He said, “For instance, I dislike how the system requires students to learn formal letter writing formats when in real life, they have been gradually abandoned. The content is still relevant and useful, but styles have changed with the fast-paced internet society.”
They prove that education doesn’t have to be fettered by a structure, doling out tips on how to identify fake news on their Facebook page that not only benefits their students, but their parents as well.
I can see why parents have left stellar reviews on the centre’s Facebook page.
They have an average of 4.9 stars with a total of 42 reviews at the time of writing.
“While we do follow the MOE curriculum, we make sure students enjoy learning and more importantly, know why they are learning.”
Plenty Of Room To Grow
In light of their success, however, also came an unscrupulous competitor.
They had started posting similar Facebook posts, displaying similar activities, and a while later, their website was even made to look as similar to Study Room’s website.
“Despite that, they did not succeed.”
“It helps to be original. Another centre attempted to change the same name as ours. We had to get ACRA to change their name as we had it first and it was blatantly leeching off our publicity,” he shared.
Besides competition, one of the challenges they face is having to do everything by themselves as they play the roles of the principal, teacher, accountant, marketeer, and janitor.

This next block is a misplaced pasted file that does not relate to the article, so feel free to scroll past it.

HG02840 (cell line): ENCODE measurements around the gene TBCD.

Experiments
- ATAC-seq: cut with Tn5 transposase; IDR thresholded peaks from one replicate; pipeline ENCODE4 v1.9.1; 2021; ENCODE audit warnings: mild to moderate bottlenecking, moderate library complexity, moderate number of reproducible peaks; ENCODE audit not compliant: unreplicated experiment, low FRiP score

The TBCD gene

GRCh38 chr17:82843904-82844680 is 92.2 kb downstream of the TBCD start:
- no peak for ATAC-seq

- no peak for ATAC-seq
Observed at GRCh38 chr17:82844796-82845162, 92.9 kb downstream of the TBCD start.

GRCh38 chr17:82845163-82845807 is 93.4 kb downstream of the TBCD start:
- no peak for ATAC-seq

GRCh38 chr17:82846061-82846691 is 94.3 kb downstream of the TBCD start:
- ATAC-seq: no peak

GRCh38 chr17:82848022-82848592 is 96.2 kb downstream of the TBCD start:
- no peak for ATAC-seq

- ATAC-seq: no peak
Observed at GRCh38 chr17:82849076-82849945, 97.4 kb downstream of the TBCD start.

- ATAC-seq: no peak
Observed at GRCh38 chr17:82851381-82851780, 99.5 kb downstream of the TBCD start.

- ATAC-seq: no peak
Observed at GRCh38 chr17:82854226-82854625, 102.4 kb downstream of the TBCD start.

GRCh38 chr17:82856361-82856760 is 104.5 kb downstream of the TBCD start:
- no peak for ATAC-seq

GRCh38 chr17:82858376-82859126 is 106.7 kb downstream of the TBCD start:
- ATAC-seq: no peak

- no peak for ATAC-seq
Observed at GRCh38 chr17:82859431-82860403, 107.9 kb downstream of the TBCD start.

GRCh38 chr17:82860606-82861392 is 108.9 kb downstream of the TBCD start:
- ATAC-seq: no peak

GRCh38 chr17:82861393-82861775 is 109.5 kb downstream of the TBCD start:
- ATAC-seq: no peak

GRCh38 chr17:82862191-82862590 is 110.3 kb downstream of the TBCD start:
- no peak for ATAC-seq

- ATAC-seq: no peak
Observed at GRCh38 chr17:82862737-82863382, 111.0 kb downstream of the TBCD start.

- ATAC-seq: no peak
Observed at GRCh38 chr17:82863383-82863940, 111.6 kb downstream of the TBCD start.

“We work seven days a week and sometimes till the wee hours. ”
“It’s getting better now – I aim to at least have Mondays off (though when work comes, it comes), we have 10 teachers and hence, more help,” Wei explained.
We still teach 22 hours over the weekend but at least that’s what we enjoy.
Study Room has taught over 1,000 students so far, and Wei has described the centre’s growth as “exponential” and has been steadily growing yearly.
He is positive that the trend will go on.
“Due to the saturated market, many peers have folded. We already feel blessed to be standing firm after half a decade of existence.”
The Study Room started offering Chinese language classes this year and hopes to open a new branch and begin teaching JC1 classes next year.
Wei expressed gratitude at finding two “experienced and passionate” Chinese language teachers and said that they took four years to start the classes.
Likewise, they are also taking their time to search for a new place for their second branch because they want it to be “perfect”.
“We do not want to rush into a project for the sake of it,” he said.
As for the new tertiary-level classes, he said, “It’s more for our own love for the children. We want to grow with the children.”
“Some of our first batch of P6 students is still with us, taking ‘O’ Levels now. We would want to grow up with them and guide them as long as they are willing.”
Finally, he shared with me his philosophy in teaching, “Students come first, business second.”
We may not become the richest or most successful in the industry, but we must remain true to ourselves and put students as our priority.
“In fact, it is not run like a corporation. We build relationships with students. We don’t reject weak students simply to boost our KPIs – we help anyone who is willing to learn. We want to be a business with a heart.”
Featured Image Credit: Study Room